According to a recent study, a newly developed algorithm may be the key to optimizing alertness with caffeine.
Caffeine is the most widely consumed stimulant to counter the effects of sleep loss on neurobehavioral performance. However, to be safe and most effective, it must be consumed at the right time and in the right amount. This study proposed an automated optimization algorithm to identify safe and effective caffeine-dosing strategies that maximize alertness under any sleep-loss condition.
“We found that by using our algorithm, which determines when and how much caffeine a subject should consume, we can improve alertness by up to 64 percent, while consuming the same total amount of caffeine,” said principal investigator and senior author Jaques Reifman, PhD. “Alternatively, a subject can reduce caffeine consumption by up to 65 percent and still achieve equivalent improvements in alertness.”
Reifman is a senior research scientist and director of DoD Biotechnology High Performance Computing Software Applications Institute and the Telemedicine and Advanced Technology Research Center at the U.S. Army Medical Research and Materiel Command in Ft. Detrick, Maryland.
The study used a validated mathematical model, which predicts the effects of sleep loss and caffeine on psychomotor vigilance task (PVT) performance and combined it with a computationally efficient optimization algorithm to determine when and how much caffeine to consume to safely maximize alertness during sleep loss. The algorithm takes a user-provided sleep/wake schedule and maximum allowed caffeine as inputs and provides a caffeine-dosing strategy as the output.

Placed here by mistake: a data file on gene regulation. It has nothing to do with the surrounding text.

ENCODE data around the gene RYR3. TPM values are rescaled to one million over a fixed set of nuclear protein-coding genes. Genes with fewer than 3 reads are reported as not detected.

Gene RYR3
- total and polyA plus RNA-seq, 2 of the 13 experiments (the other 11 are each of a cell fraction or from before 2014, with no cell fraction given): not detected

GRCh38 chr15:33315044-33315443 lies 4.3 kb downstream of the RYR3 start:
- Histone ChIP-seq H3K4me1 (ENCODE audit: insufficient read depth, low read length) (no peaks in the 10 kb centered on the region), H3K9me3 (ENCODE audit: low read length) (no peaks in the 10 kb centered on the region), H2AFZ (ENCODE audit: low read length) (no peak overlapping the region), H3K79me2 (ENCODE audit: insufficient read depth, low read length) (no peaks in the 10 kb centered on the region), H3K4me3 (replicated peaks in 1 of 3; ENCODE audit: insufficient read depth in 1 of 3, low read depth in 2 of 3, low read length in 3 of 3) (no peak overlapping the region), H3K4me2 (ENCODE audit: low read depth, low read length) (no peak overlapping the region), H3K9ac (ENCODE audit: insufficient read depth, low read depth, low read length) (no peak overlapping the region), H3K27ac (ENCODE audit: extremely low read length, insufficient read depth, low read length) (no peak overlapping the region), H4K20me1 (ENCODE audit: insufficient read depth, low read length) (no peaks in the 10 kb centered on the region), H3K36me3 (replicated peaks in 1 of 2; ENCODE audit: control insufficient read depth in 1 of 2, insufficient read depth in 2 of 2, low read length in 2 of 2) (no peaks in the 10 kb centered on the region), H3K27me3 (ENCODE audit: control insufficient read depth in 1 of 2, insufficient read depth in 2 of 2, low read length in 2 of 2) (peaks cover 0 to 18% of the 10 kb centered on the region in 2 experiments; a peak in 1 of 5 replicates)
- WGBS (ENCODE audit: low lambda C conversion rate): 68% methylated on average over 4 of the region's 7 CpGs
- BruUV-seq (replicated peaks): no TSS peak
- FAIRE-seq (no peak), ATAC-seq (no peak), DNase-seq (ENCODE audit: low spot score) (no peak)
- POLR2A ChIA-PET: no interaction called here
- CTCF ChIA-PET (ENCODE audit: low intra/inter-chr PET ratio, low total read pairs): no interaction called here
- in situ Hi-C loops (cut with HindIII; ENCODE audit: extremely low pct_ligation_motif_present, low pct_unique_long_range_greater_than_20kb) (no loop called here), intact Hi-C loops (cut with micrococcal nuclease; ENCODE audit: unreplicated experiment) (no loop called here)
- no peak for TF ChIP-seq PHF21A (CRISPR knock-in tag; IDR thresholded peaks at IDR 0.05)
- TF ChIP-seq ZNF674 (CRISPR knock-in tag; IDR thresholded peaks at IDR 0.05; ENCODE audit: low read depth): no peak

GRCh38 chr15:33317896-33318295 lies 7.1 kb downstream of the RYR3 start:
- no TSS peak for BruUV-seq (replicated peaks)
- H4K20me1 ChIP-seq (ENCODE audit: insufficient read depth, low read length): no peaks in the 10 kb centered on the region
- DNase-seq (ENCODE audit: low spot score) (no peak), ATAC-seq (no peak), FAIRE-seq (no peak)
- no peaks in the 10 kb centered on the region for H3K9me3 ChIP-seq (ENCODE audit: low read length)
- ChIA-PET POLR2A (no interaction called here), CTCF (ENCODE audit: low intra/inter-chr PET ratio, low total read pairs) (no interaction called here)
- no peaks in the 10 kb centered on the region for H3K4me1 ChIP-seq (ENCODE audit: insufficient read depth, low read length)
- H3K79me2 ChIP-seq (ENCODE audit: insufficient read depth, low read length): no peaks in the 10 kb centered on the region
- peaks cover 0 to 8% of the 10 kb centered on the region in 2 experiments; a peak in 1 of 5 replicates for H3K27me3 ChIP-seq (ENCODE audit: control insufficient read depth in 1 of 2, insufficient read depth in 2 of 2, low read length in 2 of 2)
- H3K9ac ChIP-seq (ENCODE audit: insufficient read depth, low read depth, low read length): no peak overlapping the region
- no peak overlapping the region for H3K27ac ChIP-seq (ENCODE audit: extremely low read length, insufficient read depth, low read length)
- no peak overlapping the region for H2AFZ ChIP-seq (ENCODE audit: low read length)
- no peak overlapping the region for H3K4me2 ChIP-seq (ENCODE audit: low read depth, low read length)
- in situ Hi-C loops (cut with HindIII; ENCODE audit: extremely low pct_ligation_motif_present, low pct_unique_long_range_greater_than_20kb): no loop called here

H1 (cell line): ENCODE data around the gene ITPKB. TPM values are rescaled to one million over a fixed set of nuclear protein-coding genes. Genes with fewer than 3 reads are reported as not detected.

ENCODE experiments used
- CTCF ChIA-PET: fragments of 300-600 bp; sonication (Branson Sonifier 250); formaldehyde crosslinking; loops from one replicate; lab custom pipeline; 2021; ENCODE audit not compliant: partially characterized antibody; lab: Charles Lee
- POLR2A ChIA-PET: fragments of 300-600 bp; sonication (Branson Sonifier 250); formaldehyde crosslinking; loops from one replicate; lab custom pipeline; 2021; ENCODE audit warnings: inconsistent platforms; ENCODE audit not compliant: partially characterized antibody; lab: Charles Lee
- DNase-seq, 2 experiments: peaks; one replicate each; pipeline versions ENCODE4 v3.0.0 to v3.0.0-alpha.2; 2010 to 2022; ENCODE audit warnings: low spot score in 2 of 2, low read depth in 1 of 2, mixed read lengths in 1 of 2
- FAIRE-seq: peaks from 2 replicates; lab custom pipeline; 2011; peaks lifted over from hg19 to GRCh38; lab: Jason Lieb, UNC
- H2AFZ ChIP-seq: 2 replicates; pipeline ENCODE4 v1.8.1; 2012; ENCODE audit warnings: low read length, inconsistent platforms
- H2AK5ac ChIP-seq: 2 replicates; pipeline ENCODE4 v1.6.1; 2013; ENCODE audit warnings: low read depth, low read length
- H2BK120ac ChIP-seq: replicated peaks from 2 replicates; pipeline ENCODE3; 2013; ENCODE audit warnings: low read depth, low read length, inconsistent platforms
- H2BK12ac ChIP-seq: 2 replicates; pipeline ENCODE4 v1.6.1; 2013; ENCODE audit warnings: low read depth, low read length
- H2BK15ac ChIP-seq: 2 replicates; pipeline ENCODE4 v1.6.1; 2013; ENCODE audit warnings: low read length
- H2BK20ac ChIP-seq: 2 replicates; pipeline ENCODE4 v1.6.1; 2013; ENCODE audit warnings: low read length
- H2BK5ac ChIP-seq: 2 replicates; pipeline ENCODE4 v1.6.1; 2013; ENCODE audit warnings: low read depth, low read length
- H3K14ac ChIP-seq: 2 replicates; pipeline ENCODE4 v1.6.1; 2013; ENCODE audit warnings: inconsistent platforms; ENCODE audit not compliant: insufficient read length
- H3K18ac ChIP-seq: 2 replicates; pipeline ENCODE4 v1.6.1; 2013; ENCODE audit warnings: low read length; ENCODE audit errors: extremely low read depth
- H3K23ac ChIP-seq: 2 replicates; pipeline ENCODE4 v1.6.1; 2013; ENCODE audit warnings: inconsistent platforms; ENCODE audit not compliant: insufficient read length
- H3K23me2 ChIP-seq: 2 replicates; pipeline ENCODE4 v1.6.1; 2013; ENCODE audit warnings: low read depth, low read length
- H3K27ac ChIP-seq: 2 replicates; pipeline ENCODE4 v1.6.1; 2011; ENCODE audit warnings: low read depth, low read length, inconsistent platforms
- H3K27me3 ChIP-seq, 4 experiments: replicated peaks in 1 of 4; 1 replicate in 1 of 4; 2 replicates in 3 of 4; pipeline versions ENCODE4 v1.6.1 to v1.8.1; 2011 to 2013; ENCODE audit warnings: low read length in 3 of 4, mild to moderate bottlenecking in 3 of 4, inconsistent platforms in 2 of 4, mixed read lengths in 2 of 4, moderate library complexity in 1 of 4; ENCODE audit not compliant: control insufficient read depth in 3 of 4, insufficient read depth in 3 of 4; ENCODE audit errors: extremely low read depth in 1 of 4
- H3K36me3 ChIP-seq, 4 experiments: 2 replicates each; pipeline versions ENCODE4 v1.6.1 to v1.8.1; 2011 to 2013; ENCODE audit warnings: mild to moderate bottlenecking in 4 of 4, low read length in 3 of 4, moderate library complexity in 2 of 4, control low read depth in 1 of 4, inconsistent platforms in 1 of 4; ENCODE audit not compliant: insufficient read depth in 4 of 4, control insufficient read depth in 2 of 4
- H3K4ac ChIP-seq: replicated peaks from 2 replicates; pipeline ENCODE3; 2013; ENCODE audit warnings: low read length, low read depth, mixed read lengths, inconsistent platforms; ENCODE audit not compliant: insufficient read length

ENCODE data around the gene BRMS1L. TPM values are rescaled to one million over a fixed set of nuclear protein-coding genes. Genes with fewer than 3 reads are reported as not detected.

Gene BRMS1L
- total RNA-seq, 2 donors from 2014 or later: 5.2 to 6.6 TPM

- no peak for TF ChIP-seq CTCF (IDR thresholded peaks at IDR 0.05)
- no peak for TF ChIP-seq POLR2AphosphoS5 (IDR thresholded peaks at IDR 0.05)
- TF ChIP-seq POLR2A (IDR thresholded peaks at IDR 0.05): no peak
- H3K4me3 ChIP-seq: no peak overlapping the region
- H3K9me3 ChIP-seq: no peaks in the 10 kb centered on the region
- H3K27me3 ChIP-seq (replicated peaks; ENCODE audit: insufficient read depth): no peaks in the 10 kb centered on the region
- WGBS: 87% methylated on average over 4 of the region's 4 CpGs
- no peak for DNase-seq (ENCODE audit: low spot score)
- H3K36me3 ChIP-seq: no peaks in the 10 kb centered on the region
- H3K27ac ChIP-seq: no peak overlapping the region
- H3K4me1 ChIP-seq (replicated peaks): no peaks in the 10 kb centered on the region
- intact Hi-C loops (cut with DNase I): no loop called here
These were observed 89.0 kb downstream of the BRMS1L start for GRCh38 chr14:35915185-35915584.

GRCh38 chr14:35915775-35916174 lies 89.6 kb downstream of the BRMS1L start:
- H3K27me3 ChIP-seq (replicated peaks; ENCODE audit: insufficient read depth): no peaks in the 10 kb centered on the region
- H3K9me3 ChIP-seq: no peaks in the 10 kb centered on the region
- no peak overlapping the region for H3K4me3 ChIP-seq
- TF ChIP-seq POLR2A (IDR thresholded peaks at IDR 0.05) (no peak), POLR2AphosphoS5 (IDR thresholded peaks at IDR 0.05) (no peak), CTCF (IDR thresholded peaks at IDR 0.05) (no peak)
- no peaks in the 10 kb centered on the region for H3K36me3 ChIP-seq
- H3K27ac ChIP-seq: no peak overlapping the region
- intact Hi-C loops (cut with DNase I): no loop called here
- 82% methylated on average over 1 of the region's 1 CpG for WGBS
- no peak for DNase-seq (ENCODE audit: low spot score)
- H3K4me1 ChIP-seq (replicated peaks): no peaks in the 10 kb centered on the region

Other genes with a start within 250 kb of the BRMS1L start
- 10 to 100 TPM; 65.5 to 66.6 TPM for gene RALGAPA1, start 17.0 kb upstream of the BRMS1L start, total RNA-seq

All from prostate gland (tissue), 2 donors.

The algorithm was assessed by computing and comparing dosing strategies for four previously published experimental studies of sleep loss. For each study, two dosing strategies were computed — one which enhanced the predicted PVT performance using the same total amount of caffeine as in the original studies, and another which achieved an equivalent level of performance as in the original studies using a lower amount of caffeine.
Compared to the original dosing strategies used in the studies, the U.S. Army’s algorithm identified strategies that enhanced neurobehavioral performance by up to 64 percent, or reduced caffeine consumption by up to 65 percent. According to the authors, these results suggest that the algorithm can tailor the timing and amount of caffeine to the particular sleep/wake schedule of each study condition to maximize its benefits.
“Our algorithm is the first quantitative tool that provides automated, customized guidance for safe and effective caffeine dosing to maximize alertness at the most needed times during any sleep-loss condition,” said Reifman.
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